Bulgaria’s NEK settles arbitration damages for shelved Belene nuclear plant

Bulgaria’s state-owned electric utility NEK has paid 601.6 million euro in damages to Atomstroyexport, the foreign contracts subsidiary of Russia’s state nuclear corporation Rosatom, Energy Minister Temenouzhka Petkova said on December 9 during question time in Parliament.

The money was transferred into Atomstroyexport’s accounts on December 8, Petkova said.

In a statement, Atomstroyexport confirmed receipt of the funds and was satisfied with the fact that NEK disbursed its commitments in full under the terms of an agreement signed in October, which saw the Russian company drop the daily penalty interest as long as NEK paid the principal owed by December 15.

The accumulated amount of daily penalties would have reached 23.8 million euro by that date. NEK’s agreement with Atomstroyexport also saw the Russian company accept a 20.9 million euro deduction in the original amount of damages ordered by arbitration, following several objections raised by the Bulgarian side to the calculation methodology.

Atomstroyexport was picked to build two 1000MW nuclear reactors at Belene on the Danube River, a project that was shut down by Bulgaria in 2012. The Russian contractor filed for arbitration, asking for 1.2 billion euro in damages for equipment ordered for the nuclear power plant, which NEK never paid for, and won the court action in June, although it was awarded just over half of the amount it claimed.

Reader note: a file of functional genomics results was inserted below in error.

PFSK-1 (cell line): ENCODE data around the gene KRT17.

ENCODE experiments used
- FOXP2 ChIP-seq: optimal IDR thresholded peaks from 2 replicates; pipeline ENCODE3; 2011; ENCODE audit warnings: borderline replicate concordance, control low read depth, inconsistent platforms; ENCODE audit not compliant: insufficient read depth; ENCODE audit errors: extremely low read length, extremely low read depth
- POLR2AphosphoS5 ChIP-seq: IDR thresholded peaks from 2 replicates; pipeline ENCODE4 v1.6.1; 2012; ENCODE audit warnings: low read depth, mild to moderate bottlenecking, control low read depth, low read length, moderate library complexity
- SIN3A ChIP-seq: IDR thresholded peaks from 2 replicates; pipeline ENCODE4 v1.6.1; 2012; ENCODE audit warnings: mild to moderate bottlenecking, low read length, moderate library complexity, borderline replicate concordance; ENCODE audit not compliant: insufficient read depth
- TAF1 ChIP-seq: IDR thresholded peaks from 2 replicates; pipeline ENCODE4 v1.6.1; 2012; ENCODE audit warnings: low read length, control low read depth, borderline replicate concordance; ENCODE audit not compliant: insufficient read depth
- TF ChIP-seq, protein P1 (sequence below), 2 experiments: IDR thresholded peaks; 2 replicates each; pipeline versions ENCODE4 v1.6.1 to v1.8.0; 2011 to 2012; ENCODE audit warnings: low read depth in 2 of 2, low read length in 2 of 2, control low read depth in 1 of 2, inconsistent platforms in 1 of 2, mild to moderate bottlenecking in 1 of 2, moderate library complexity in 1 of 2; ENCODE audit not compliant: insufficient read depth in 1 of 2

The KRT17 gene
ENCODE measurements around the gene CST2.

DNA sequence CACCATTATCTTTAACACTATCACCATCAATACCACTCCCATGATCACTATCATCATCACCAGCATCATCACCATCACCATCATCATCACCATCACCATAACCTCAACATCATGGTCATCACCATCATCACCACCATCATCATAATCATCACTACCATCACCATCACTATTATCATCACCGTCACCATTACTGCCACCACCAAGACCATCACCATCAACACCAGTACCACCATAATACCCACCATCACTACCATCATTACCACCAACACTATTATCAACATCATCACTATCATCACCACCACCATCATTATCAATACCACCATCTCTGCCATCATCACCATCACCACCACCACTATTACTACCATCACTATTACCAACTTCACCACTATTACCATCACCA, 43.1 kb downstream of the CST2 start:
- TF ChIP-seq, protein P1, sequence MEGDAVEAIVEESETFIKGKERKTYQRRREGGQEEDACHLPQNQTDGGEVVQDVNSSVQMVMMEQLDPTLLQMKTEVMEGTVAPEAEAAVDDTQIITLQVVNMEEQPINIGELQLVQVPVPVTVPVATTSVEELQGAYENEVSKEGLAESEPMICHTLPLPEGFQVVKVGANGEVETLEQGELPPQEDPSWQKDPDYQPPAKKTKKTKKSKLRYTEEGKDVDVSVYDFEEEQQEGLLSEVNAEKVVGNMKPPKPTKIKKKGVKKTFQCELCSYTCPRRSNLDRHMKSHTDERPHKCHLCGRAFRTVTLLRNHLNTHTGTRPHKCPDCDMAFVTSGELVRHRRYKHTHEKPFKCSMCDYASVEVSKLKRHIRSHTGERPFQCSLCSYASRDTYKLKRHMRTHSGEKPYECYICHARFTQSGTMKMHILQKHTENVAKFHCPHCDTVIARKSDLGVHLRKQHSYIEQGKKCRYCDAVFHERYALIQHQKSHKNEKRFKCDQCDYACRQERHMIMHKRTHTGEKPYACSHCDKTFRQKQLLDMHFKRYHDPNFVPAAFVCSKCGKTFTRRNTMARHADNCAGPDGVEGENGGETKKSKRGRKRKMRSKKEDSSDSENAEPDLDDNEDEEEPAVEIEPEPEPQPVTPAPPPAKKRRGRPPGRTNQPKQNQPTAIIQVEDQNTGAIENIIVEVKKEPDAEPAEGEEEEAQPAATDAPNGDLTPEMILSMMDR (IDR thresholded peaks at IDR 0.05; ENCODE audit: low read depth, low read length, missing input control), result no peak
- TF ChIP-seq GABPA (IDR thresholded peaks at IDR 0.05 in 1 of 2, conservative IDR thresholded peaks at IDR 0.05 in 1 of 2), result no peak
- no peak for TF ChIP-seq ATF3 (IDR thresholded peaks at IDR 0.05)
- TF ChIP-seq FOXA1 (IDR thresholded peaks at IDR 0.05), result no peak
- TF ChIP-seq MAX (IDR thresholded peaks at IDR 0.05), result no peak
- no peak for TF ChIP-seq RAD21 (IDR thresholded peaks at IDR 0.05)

NEK decided not to appeal the ruling in September after Parliament passed a bill on September 28 that authorised a cash injection from the state Budget to NEK to pay the damages awarded by the tribunal.

The delay in the disbursement was due to the fact that Bulgaria was waiting for the European Commission to rule on whether such a transfer was allowed under the EU’s state aid rules. The Commission gave its approval earlier this week, according to reports in Bulgarian media.

NEK will now take ownership of the equipment manufactured by Atomstroyexport, but uncertainty remains about what the company will do next. Bulgarian officials travelled to Iran earlier this year to discuss a possible sale of the equipment, but there has been no development in the months since then.

Speaking to reporters in Parliament on December 9, Petkova said the Belene assets – the site itself and the equipment from Atomstroyexport – could be spun off into a separate company that would be put up for privatisation.

“If there is [investor] interest, then the [Belene nuclear power plant] project could be carried out on a market basis. If there is no investor interest, we will go in another direction and seek other options,” she said, as quoted by Bulgarian National Radio.

Earlier this week, the government’s media office said that several Cabinet officials, including Prime Minister Boiko Borissov and Petkova, met with representatives of state-owned China National Nuclear Corporation. The statement said that the meeting was requested by the Chinese company’s representatives, who were told that any future Belene project would have to be carried out without government financial guarantees or a long-term electricity purchase contract.

According to the statement, the Chinese representatives, whose names were not given, said that the company was prepared to participate in the project under such conditions.

(Belene nuclear plant site, screengrab from Bulgarian National Television)



The Sofia Globe staff

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